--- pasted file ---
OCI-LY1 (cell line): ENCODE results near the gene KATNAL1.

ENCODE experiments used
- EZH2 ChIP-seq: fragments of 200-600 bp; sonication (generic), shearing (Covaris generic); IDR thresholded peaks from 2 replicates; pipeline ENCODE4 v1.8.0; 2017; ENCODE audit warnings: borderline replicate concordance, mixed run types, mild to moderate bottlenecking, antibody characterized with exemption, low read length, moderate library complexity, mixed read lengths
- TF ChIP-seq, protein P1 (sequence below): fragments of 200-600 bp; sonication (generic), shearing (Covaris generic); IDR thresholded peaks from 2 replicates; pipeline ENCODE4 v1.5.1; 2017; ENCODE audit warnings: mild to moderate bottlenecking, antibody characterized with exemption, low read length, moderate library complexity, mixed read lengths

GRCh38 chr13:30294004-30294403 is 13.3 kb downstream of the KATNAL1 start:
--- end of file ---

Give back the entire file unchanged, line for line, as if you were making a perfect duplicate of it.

OCI-LY1 (cell line): ENCODE results near the gene KATNAL1.

ENCODE experiments used
- EZH2 ChIP-seq: fragments of 200-600 bp; sonication (generic), shearing (Covaris generic); IDR thresholded peaks from 2 replicates; pipeline ENCODE4 v1.8.0; 2017; ENCODE audit warnings: borderline replicate concordance, mixed run types, mild to moderate bottlenecking, antibody characterized with exemption, low read length, moderate library complexity, mixed read lengths
- TF ChIP-seq, protein P1 (sequence below): fragments of 200-600 bp; sonication (generic), shearing (Covaris generic); IDR thresholded peaks from 2 replicates; pipeline ENCODE4 v1.5.1; 2017; ENCODE audit warnings: mild to moderate bottlenecking, antibody characterized with exemption, low read length, moderate library complexity, mixed read lengths

GRCh38 chr13:30294004-30294403 is 13.3 kb downstream of the KATNAL1 start: